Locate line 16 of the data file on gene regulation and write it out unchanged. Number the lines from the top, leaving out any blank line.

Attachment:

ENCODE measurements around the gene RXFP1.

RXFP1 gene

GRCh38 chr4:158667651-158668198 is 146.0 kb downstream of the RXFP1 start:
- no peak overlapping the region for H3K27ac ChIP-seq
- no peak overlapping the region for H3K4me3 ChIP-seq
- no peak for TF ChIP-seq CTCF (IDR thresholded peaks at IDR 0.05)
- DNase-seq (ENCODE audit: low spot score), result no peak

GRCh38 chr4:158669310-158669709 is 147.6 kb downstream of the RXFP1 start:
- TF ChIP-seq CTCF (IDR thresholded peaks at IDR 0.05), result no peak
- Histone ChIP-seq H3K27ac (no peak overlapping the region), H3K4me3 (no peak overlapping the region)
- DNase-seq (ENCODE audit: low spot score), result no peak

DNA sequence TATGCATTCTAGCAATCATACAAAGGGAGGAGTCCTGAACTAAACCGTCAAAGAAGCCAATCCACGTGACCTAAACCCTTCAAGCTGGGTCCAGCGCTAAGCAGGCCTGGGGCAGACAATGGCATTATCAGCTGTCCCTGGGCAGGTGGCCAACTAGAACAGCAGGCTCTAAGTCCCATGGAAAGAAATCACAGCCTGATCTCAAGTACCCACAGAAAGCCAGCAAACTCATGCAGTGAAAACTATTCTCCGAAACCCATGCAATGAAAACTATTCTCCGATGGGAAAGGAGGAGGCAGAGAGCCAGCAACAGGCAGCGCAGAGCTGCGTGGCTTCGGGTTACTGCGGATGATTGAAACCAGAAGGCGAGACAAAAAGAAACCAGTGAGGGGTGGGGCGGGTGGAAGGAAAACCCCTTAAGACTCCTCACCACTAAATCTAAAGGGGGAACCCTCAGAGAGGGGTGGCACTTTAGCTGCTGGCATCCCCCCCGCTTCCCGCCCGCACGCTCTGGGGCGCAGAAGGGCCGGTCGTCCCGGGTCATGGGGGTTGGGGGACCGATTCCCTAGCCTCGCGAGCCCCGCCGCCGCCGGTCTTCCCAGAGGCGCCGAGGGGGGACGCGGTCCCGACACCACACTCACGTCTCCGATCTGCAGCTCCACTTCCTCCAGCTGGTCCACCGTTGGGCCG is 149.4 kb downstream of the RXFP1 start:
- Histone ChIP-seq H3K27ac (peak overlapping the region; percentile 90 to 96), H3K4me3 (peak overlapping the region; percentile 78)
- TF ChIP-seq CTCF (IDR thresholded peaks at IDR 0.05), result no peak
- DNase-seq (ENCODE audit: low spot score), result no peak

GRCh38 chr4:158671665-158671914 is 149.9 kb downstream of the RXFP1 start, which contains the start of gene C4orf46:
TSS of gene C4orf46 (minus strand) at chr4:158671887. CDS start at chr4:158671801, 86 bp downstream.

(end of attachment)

GRCh38 chr4:158671665-158671914 is 149.9 kb downstream of the RXFP1 start, which contains the start of gene C4orf46: